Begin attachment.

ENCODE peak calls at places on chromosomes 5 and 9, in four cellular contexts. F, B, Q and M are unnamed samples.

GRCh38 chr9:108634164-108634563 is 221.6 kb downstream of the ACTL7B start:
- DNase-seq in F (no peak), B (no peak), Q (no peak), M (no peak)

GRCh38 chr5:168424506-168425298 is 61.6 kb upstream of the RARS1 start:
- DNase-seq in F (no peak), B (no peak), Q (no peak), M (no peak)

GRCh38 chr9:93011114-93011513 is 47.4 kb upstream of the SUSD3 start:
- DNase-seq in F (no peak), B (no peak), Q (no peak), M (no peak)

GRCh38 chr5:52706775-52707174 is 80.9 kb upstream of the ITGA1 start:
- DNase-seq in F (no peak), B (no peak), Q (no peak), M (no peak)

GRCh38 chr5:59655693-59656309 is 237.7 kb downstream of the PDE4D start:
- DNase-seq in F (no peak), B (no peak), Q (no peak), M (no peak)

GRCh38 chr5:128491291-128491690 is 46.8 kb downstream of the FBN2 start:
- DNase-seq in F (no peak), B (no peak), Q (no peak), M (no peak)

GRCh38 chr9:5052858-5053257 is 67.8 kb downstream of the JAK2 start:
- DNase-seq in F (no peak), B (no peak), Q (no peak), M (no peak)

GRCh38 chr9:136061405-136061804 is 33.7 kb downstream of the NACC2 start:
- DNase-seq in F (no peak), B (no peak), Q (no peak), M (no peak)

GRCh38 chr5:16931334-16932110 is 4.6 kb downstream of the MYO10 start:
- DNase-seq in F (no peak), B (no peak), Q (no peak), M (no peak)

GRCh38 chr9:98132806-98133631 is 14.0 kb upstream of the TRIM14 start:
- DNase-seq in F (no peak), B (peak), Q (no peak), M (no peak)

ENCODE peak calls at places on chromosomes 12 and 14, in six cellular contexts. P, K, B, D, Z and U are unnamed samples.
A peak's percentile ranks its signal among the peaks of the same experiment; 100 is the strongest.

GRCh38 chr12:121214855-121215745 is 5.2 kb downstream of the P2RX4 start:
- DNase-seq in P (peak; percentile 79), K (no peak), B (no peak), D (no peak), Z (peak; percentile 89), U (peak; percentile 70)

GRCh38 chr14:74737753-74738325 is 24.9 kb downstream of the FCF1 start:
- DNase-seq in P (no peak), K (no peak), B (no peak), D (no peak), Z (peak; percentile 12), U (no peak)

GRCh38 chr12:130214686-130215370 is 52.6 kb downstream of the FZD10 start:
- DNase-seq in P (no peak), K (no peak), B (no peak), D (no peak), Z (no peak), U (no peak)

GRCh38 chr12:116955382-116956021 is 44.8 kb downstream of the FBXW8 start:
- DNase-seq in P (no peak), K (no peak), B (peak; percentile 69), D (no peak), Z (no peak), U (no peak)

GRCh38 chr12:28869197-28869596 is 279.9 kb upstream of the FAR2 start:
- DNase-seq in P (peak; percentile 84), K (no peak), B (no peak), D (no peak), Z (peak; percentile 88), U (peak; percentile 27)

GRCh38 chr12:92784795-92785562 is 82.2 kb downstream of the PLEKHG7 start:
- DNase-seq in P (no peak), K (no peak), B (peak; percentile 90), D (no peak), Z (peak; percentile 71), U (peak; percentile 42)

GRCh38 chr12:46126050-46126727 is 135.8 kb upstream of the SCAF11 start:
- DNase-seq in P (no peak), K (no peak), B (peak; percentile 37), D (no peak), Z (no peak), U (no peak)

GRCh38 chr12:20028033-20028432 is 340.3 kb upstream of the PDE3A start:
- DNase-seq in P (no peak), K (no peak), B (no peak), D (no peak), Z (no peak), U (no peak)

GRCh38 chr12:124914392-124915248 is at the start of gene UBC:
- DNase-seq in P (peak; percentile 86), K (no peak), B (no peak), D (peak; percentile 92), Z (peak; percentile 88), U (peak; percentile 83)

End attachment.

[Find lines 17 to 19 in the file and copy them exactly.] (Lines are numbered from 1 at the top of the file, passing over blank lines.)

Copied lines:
- DNase-seq in F (no peak), B (no peak), Q (no peak), M (no peak)

GRCh38 chr5:16931334-16932110 is 4.6 kb downstream of the MYO10 start:
- DNase-seq in F (no peak), B (no peak), Q (no peak), M (no peak)